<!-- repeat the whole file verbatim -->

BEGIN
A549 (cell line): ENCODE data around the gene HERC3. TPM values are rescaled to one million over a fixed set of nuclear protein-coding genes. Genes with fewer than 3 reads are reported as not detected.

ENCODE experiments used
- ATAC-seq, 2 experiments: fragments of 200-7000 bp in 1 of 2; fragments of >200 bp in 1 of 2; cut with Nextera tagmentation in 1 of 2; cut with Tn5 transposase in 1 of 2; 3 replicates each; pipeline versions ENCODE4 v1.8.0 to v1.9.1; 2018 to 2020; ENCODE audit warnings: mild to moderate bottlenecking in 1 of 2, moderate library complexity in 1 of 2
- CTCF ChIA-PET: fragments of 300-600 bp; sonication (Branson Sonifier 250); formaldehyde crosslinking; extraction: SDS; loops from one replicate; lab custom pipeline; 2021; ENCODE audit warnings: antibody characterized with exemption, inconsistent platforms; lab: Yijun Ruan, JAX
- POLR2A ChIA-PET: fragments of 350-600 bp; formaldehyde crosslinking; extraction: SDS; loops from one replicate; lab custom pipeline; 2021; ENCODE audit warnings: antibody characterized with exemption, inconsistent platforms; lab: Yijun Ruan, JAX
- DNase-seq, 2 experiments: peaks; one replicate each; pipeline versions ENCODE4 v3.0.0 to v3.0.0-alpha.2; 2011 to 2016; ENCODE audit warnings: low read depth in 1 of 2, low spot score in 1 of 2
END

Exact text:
A549 (cell line): ENCODE data around the gene HERC3. TPM values are rescaled to one million over a fixed set of nuclear protein-coding genes. Genes with fewer than 3 reads are reported as not detected.

ENCODE experiments used
- ATAC-seq, 2 experiments: fragments of 200-7000 bp in 1 of 2; fragments of >200 bp in 1 of 2; cut with Nextera tagmentation in 1 of 2; cut with Tn5 transposase in 1 of 2; 3 replicates each; pipeline versions ENCODE4 v1.8.0 to v1.9.1; 2018 to 2020; ENCODE audit warnings: mild to moderate bottlenecking in 1 of 2, moderate library complexity in 1 of 2
- CTCF ChIA-PET: fragments of 300-600 bp; sonication (Branson Sonifier 250); formaldehyde crosslinking; extraction: SDS; loops from one replicate; lab custom pipeline; 2021; ENCODE audit warnings: antibody characterized with exemption, inconsistent platforms; lab: Yijun Ruan, JAX
- POLR2A ChIA-PET: fragments of 350-600 bp; formaldehyde crosslinking; extraction: SDS; loops from one replicate; lab custom pipeline; 2021; ENCODE audit warnings: antibody characterized with exemption, inconsistent platforms; lab: Yijun Ruan, JAX
- DNase-seq, 2 experiments: peaks; one replicate each; pipeline versions ENCODE4 v3.0.0 to v3.0.0-alpha.2; 2011 to 2016; ENCODE audit warnings: low read depth in 1 of 2, low spot score in 1 of 2